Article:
ECB Covid-19 Update for England and Wales
On 1 April, the Government’s guidance on COVID-19 measures for grassroots sport participants and providers was lifted. To align with this policy change, ECB has also removed any cricket specific guidance relating to COVID-19. As such, clubs and leagues will no longer be required to follow any protocols aside from the single piece of public health guidance issued by UK Health Security Agency.
This good news means we have the green light to return to business as usual for the 2022 season. However, we continue to encourage players and volunteers in the game to be responsible and considerate to others.
Practice Good Hygiene
- Continue to follow good hygiene practices to reduce the risk of COVID-19 transmission. For example, keeping your venues clean and avoiding the sharing of water bottles or other refreshment containers.
- As a proud Community Cricket Partner of the ECB, Lifebuoy is pleased to offer a heavily subsidised range of hygiene products to help clubs across England & Wales safely return to recreational cricket [Click Here to stock up]
Ensure Proper Ventilation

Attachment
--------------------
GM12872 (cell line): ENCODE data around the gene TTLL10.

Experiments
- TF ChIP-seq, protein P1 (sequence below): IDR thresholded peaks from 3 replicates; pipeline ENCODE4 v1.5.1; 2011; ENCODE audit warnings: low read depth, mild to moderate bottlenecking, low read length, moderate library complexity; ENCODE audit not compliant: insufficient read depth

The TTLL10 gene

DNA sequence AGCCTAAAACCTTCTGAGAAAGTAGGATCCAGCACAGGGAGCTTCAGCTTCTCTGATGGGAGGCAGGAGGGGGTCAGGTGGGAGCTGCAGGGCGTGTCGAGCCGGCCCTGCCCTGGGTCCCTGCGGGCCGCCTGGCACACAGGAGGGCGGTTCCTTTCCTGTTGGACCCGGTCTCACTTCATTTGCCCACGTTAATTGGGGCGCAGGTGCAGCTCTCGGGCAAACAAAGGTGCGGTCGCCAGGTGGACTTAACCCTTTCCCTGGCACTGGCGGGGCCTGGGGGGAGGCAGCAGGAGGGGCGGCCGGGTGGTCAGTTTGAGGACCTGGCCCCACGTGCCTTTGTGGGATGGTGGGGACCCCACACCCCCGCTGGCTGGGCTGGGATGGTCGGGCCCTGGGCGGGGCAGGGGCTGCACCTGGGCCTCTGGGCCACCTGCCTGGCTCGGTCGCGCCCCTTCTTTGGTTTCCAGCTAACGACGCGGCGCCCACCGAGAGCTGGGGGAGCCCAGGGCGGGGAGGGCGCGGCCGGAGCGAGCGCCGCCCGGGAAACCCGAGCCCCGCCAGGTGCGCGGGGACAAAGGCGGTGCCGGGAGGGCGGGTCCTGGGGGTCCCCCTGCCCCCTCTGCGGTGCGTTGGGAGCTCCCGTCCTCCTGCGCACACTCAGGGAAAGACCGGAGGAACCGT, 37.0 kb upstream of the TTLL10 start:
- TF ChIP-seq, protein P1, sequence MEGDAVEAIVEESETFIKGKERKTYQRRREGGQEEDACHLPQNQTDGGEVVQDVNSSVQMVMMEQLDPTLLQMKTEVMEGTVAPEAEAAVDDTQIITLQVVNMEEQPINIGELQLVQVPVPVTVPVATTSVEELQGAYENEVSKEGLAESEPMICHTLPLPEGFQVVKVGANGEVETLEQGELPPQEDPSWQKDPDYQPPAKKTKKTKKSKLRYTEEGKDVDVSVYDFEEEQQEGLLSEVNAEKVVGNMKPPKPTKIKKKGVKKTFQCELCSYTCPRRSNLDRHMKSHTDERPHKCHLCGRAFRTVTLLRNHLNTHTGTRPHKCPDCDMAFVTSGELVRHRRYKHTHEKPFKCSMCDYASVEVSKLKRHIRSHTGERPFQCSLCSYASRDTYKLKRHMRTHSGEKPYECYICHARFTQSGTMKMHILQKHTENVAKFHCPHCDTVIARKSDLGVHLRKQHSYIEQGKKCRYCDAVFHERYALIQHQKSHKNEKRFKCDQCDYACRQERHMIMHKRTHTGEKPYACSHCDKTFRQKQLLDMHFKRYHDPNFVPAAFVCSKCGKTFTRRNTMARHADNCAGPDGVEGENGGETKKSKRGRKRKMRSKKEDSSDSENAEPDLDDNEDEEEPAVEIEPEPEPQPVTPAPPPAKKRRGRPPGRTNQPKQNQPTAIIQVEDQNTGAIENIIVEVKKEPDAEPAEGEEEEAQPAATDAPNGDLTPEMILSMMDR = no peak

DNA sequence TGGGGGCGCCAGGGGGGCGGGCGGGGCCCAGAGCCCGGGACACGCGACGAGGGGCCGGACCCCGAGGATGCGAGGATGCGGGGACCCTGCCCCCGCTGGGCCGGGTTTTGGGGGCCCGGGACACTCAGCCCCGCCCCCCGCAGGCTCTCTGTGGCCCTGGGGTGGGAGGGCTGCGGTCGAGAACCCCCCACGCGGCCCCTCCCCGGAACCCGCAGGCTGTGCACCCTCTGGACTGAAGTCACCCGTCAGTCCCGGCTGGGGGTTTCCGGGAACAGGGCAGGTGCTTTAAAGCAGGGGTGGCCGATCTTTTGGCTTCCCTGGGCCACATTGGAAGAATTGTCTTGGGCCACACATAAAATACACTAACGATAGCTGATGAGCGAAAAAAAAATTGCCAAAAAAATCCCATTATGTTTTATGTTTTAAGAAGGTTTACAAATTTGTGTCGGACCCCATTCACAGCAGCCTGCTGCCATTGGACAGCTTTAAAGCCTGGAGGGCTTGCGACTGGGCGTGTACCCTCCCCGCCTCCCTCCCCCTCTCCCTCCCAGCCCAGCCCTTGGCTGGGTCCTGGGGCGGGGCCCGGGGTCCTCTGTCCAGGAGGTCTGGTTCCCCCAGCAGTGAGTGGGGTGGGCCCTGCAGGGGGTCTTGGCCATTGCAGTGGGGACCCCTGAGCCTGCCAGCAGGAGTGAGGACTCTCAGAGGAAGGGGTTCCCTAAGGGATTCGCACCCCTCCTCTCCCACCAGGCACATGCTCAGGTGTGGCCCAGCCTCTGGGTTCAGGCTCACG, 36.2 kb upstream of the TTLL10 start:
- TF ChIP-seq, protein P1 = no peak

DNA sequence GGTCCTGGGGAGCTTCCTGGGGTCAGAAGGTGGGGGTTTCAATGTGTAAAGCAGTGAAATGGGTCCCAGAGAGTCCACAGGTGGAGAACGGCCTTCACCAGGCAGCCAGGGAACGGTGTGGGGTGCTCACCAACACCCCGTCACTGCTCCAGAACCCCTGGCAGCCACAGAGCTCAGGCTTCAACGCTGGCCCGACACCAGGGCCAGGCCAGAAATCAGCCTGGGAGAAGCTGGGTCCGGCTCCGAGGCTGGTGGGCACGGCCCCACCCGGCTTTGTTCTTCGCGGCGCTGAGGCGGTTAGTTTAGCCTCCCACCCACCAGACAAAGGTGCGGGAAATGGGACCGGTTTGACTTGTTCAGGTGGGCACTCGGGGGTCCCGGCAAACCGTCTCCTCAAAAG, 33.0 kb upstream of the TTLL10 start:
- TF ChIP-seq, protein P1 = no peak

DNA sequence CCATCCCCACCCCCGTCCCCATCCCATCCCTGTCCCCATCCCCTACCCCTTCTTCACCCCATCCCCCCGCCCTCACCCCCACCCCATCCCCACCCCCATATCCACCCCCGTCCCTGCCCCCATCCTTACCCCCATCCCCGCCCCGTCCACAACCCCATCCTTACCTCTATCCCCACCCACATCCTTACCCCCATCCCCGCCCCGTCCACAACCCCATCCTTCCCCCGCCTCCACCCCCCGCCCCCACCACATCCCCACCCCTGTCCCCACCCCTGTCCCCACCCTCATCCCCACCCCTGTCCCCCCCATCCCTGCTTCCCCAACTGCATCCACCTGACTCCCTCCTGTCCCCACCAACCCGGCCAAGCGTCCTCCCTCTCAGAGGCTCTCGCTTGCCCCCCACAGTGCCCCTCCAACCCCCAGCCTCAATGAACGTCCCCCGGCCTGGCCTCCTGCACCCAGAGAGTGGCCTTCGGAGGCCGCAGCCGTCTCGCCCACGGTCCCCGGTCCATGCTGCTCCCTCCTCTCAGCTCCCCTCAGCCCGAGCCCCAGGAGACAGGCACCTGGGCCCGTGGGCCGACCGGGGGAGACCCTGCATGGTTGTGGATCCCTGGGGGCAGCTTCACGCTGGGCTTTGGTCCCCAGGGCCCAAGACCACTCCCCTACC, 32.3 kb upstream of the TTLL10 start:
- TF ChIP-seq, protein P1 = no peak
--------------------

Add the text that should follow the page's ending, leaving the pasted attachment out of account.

- Ventilate your indoor spaces by opening windows and doors and using suitable mechanical ventilation where available.
- Show Respect for Others
Show Respect For Others
- Continue to be respectful to individuals at higher risk who may still wish to minimise their contact with other people. For example, by not shaking hands before games or physically distancing, or expecting umpires to accept clothing or hats on the field of play
- If you have Covid symptoms, consider getting tested and avoiding any unnecessary contact with your fellow club members.
You may also wish to early adopt MCC’s new Law 41.3 - No saliva to help reduce the risk of COVID-19 transmission
This new law which comes into force game-wide from October 2022, preserves the playing conditions widely adopted during the Covid period that prohibited the use of saliva to change the ball’s condition. Instead of saliva, players will continue to use sweat to polish the ball, a practice that MCC’s research found equally effective at allowing bowlers to swing the ball.
Not only will Law 41.3 improve hygiene, it will also remove any grey areas around fielders eating sugary sweets to alter the saliva they apply to the ball. Once enacted using saliva will be treated the same way as any other unfair methods of changing the condition of the ball.